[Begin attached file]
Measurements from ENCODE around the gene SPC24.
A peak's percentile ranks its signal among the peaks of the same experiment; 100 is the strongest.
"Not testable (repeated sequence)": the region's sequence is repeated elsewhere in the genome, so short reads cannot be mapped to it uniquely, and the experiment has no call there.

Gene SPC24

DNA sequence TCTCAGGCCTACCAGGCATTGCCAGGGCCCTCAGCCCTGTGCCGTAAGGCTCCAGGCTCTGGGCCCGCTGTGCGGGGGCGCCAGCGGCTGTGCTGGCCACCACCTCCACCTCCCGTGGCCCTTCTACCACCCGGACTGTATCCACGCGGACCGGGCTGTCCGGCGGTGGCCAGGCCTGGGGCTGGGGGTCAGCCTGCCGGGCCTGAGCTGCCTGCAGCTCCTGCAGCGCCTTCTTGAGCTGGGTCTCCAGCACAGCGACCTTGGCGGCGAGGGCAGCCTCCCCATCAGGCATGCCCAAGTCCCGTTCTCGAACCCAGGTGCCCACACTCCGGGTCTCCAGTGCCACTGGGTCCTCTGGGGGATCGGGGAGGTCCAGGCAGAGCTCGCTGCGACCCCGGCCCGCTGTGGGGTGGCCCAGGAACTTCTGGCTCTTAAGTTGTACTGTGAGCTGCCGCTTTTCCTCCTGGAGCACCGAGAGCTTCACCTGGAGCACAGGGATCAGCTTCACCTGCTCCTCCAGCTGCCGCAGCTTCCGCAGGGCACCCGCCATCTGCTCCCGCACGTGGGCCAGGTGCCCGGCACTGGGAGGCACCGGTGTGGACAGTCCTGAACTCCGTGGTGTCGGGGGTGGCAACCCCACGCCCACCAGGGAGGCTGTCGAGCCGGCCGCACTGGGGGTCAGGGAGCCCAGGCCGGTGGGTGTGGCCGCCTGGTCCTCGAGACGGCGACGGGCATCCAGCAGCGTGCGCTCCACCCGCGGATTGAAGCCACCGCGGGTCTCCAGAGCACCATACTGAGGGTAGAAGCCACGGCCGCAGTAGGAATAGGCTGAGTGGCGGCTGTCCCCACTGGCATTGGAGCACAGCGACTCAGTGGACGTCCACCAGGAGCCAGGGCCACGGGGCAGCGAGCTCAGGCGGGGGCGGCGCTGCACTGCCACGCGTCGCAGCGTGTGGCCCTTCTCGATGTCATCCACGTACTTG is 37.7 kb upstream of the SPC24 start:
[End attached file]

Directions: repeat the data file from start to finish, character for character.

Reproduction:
Measurements from ENCODE around the gene SPC24.
A peak's percentile ranks its signal among the peaks of the same experiment; 100 is the strongest.
"Not testable (repeated sequence)": the region's sequence is repeated elsewhere in the genome, so short reads cannot be mapped to it uniquely, and the experiment has no call there.

Gene SPC24

DNA sequence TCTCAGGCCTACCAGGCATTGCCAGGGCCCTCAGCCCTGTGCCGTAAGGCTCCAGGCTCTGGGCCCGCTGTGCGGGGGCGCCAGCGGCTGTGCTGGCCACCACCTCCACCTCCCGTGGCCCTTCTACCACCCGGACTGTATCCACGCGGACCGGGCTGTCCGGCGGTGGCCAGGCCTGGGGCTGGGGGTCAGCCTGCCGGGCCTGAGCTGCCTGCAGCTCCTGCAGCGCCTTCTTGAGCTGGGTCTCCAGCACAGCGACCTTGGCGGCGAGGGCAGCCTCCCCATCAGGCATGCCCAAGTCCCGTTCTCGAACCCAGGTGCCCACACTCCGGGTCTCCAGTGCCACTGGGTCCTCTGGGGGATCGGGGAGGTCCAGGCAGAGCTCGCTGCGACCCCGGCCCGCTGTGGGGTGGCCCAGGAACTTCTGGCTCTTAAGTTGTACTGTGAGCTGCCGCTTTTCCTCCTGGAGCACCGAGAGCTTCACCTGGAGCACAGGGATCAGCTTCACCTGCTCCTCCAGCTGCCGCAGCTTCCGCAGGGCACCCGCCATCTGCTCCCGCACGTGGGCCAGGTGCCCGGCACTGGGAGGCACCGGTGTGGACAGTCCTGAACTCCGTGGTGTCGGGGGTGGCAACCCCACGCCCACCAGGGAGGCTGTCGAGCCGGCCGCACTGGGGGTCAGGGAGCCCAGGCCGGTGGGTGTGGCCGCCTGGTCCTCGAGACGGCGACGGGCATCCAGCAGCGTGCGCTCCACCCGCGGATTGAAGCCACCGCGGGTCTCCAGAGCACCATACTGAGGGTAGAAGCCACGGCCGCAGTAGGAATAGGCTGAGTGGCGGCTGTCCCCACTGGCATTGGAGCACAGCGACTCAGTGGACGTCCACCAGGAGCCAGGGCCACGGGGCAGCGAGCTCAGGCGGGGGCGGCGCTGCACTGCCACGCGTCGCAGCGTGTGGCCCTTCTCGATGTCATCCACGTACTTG is 37.7 kb upstream of the SPC24 start: